The NRL will consider granting existing clubs perpetual licenses on the condition that they follow the lead of the new Queensland franchise and agree to spend a mandated amount on growing the participation of the sport.
The Dolphins, Jets and Firehawks are vying for a 17th license to join the competition from 2023, with the Redcliffe-based Dolphins considered the favourites. The NRL will officially announce the successful bidder within the next fortnight, which would give them time to enter the playing market when players unsigned beyond next year become free agents on November 1.
The decision will be based on several criteria, one of which is the ability to increase interest and participation in rugby league without adversely affecting the Broncos, Cowboys or Titans. On this score, the Dolphins appear to have the inside running: their catchment area – which runs from northern Brisbane, through Moreton Bay and linking to the Sunshine Coast – has over 10,000 registered junior players. The Dolphins junior club alone has 50 teams and 800 registered players in an area that is predicted to further expand.
The three prospective franchises have been told that they must commit a minimum level of funding to junior development to qualify for a license to ensure growth at grassroots level. A similar discussion is set to commence with existing clubs, who have been in ongoing negotiations with head office in relation to perpetual licenses. The 16 current clubs all have licences until the end of 2023, which coincides with the end of the current free-to-air broadcast deal. Foxtel’s pay TV deal lasts until the end of 2027.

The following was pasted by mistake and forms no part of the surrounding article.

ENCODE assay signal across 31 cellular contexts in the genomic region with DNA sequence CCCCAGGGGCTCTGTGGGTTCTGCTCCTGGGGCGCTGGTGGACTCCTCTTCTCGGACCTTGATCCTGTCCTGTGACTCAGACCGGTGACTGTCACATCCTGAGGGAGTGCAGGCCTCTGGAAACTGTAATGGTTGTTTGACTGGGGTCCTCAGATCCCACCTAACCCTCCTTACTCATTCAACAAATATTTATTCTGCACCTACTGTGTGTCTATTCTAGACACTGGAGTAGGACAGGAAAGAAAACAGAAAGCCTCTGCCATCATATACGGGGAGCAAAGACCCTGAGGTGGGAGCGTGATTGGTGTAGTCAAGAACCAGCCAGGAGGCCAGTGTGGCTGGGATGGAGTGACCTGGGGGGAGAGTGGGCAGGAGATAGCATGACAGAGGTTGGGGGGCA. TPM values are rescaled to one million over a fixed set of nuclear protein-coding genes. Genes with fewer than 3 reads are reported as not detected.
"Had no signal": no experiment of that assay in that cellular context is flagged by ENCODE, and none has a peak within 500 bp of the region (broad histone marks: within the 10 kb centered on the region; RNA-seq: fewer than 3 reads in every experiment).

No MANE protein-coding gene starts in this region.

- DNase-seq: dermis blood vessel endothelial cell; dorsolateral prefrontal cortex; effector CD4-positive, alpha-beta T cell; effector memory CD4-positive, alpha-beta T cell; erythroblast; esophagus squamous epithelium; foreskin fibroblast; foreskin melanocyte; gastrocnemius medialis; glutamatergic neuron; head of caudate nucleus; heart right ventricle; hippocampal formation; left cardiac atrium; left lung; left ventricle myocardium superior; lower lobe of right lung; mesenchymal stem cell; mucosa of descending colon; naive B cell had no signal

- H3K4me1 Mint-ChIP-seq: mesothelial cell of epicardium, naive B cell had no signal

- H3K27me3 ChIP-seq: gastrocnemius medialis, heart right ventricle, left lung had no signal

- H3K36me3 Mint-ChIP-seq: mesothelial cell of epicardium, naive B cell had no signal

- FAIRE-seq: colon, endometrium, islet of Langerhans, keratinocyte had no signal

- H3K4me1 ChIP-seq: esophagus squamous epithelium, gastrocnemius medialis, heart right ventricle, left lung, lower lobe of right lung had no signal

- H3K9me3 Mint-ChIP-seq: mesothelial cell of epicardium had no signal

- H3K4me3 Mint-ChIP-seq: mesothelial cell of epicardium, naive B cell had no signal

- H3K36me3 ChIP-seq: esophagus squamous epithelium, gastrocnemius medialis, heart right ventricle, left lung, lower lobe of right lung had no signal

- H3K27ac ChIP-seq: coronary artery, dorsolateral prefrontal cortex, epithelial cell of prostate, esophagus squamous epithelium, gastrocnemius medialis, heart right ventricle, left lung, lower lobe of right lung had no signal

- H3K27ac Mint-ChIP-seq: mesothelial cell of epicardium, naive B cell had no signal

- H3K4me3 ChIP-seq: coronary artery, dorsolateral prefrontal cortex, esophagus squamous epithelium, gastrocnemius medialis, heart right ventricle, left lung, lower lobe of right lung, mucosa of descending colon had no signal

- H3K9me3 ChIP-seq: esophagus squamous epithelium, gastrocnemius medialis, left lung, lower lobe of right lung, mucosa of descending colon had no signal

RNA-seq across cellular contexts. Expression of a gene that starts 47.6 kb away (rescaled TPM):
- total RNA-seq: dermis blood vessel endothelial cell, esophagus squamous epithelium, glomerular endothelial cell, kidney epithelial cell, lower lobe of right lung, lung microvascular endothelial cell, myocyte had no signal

South Sydney chairman Nick Pappas has been leading the push on behalf of clubs to ensure they secure a permanent spot in the competition. The issue was raised at a meeting of club chairs and chief executives last week.
“That’s on the cards, absolutely,” ARLC chairman Peter V’landys said. “These are things we need to discuss with the clubs, if they have a perpetual license, and I expressed this [on Thursday], our focus is going to be on participation.
The Penrith Panthers are considered the gold standard in junior development.
“We’re one of the rare sports that has got every category – tip, tag and contact – so you can satisfy everybody.
“You don’t have to go and play at the elite levels to participate in our game. But once you participate, you become a rusted-on fan, an avid or engaged fan.
“The more people we get to participate, the more eyeballs we give to our broadcasters and the more revenue that generates.
“It’s important for us that clubs really focus on promotion and participation, particularly for women.
“They are all the things we will discuss with them. We want to give them perpetual licenses and the new franchise will certainly have those conditions on them.”
The Panthers are considered the gold standard in nurturing talent; they have tapped into a huge junior base in Penrith, coupled with a push into NSW’s central west, which has paid rich dividends. Many of the stars of the club’s grand final triumph can be considered homegrown.
The new Queensland team will need to be active in the player market to source NRL-ready players in time for the start of 2023. Coach Wayne Bennett and star players Cody Walker, Joseph Manu, Dylan Brown, Viliame Kikau, Clint Gutherson, Brandon Smith, Kalyn Ponga, Reed Mahoney and Dylan Edwards are expected to be targets.
However, it’s hoped that, once established, the new team will provide a pathway for local juniors to reach first grade.
“Come November 1, there are going to be a lot of players come off contract in 2023,” V’landys said. “A lot of those players may have been lost to the game, so in actual fact a lot of them will have their careers extended.
“Plus, some of them may not go over to England. It will give an opportunity to players who may not have otherwise been re-signed.
“There is a lot of them from November 1. To be fair, the new franchise has to be ready and going from November 1.”
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